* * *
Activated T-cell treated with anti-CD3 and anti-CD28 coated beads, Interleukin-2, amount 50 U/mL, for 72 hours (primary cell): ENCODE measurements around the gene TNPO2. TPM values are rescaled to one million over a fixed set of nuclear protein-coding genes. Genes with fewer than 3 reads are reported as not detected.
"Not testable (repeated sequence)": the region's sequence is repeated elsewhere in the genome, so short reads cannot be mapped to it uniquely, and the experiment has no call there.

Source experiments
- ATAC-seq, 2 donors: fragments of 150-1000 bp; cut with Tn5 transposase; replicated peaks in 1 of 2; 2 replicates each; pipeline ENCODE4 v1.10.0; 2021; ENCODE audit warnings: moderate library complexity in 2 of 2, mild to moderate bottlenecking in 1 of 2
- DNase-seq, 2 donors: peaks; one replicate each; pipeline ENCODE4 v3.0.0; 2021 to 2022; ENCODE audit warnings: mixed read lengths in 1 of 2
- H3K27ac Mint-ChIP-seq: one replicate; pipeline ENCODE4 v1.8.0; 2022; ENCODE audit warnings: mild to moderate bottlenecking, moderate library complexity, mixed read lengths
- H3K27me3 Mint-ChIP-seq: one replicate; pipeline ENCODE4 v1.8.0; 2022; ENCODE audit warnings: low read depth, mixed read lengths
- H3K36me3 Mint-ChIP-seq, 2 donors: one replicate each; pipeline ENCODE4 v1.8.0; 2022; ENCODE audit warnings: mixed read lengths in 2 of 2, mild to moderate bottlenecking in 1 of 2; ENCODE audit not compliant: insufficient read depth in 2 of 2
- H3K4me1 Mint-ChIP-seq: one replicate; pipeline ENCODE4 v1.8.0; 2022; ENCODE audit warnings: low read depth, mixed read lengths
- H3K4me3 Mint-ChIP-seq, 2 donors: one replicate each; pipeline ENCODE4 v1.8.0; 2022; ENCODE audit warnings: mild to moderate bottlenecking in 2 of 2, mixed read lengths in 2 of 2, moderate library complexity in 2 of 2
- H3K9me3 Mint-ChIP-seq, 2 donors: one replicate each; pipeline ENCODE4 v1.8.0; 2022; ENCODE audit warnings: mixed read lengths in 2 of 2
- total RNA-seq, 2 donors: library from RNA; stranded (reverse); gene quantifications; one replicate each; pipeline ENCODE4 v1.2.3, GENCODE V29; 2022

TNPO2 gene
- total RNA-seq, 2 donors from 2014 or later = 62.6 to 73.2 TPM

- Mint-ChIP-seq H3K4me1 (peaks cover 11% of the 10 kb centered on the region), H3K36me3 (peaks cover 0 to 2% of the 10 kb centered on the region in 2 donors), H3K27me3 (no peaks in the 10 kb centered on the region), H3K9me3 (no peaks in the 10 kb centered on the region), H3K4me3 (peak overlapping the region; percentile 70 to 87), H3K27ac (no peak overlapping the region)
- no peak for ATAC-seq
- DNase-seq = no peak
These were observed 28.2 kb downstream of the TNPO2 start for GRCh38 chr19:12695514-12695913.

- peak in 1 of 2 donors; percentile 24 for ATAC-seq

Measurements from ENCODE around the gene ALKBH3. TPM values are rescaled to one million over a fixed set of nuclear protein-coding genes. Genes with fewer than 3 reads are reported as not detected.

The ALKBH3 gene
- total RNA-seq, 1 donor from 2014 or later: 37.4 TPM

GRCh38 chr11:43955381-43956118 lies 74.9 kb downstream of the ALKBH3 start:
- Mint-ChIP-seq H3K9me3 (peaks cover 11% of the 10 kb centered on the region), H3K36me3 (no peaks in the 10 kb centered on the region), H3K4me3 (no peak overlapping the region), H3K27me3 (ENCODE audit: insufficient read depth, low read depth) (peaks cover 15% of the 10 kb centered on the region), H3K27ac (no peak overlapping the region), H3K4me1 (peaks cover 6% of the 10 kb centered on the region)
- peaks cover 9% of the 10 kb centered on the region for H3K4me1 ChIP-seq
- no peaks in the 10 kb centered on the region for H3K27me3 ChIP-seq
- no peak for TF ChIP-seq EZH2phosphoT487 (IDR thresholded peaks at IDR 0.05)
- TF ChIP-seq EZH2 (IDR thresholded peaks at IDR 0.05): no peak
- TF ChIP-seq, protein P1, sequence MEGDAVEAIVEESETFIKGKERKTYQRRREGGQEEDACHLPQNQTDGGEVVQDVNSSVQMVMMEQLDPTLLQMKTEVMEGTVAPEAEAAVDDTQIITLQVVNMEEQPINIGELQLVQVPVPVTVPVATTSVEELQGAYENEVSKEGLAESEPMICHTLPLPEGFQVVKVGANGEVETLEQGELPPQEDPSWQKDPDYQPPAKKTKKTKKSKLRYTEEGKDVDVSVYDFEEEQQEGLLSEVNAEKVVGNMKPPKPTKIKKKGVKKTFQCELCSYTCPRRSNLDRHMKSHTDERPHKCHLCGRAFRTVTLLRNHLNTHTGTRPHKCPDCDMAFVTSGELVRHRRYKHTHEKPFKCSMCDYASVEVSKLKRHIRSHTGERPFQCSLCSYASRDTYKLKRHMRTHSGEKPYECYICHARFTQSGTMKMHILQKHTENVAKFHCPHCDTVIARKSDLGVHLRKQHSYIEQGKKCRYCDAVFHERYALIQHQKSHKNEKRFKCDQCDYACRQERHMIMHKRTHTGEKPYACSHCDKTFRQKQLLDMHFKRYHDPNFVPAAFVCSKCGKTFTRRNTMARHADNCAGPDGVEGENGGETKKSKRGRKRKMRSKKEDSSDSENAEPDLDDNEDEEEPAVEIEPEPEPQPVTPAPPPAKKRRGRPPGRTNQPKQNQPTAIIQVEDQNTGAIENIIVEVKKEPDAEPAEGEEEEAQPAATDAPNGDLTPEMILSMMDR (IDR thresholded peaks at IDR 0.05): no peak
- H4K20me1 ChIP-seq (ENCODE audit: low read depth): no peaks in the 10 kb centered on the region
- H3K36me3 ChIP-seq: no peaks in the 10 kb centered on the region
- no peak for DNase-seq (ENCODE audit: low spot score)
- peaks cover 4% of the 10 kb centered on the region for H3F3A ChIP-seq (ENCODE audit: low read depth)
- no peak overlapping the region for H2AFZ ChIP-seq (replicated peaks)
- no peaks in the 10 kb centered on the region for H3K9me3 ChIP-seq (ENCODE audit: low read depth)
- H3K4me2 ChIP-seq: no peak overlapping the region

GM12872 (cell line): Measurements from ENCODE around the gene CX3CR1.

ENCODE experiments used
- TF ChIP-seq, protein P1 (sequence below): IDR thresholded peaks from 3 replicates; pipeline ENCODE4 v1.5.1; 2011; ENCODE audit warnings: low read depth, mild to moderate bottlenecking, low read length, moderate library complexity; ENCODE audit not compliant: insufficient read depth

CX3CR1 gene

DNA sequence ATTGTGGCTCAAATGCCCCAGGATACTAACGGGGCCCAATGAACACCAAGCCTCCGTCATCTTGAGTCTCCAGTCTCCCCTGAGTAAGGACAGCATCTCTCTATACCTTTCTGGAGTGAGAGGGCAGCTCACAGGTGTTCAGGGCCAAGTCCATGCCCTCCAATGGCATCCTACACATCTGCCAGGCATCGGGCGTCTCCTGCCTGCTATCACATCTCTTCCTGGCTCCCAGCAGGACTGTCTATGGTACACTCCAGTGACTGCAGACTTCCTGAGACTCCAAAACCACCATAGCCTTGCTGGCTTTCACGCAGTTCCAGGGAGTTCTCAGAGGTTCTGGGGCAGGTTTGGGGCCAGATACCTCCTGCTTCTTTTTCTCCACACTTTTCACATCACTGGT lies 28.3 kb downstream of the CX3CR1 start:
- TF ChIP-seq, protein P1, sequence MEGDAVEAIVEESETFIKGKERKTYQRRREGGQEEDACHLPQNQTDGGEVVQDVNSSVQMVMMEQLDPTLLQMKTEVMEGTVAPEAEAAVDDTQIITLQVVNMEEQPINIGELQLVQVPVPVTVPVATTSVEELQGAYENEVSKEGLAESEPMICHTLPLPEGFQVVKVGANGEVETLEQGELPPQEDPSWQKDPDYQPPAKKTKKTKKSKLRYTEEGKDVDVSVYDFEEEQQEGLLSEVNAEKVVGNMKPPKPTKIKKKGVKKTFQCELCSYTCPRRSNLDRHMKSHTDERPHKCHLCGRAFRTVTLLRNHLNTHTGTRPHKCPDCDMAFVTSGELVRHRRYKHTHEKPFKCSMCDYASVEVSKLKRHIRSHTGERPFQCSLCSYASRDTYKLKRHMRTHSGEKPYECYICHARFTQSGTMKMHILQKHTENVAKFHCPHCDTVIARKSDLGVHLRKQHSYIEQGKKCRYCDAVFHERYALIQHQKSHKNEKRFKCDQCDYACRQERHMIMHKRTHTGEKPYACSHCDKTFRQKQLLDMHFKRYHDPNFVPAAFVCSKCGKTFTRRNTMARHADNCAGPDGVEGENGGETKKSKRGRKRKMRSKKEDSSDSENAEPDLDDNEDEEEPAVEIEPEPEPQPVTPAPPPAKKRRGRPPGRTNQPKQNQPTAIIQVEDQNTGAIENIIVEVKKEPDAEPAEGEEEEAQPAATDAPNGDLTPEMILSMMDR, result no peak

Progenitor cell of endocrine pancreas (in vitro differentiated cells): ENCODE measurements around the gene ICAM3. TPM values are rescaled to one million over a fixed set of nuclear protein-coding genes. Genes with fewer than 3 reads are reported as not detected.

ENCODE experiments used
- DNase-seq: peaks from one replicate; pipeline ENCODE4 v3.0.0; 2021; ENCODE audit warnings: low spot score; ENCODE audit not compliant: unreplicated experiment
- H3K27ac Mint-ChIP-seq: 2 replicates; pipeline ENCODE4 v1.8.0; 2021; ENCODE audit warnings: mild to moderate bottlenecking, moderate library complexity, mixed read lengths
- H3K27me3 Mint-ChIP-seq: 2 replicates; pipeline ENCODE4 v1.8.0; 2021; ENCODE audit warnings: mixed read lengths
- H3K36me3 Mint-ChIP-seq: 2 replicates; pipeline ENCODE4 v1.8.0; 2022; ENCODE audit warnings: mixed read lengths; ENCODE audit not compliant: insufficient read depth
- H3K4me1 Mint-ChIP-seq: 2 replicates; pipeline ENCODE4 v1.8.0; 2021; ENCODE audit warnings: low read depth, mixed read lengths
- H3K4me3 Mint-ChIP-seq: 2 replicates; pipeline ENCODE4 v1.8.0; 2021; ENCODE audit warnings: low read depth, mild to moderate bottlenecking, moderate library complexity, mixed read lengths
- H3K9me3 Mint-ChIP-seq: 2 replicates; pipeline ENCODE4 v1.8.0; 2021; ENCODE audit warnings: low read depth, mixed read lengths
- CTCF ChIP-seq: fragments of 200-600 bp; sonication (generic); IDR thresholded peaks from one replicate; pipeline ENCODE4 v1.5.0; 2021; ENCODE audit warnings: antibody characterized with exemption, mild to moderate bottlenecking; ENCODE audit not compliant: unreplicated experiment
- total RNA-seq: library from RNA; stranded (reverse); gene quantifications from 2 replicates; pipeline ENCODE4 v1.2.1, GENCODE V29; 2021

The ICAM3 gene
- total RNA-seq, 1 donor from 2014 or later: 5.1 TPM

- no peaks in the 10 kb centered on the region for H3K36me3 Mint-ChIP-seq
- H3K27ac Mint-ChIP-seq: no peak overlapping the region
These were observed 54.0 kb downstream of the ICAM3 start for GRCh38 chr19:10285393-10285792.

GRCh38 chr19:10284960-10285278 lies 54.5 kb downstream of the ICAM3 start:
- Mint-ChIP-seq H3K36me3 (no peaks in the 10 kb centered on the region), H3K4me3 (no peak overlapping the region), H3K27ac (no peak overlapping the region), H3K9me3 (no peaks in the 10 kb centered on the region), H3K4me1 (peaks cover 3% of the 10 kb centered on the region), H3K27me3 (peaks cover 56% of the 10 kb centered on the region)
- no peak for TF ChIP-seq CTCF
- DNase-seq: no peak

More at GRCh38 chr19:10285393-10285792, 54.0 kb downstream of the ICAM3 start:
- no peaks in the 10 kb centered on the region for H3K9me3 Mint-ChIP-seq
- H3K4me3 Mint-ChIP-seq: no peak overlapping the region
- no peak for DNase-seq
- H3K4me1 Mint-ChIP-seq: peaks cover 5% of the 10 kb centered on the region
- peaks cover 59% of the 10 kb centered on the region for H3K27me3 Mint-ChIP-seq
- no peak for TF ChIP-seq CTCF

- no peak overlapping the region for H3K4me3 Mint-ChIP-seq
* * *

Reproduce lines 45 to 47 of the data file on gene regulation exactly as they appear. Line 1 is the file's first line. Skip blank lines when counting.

- DNase-seq: peaks from one replicate; pipeline ENCODE4 v3.0.0; 2021; ENCODE audit warnings: low spot score; ENCODE audit not compliant: unreplicated experiment
- H3K27ac Mint-ChIP-seq: 2 replicates; pipeline ENCODE4 v1.8.0; 2021; ENCODE audit warnings: mild to moderate bottlenecking, moderate library complexity, mixed read lengths
- H3K27me3 Mint-ChIP-seq: 2 replicates; pipeline ENCODE4 v1.8.0; 2021; ENCODE audit warnings: mixed read lengths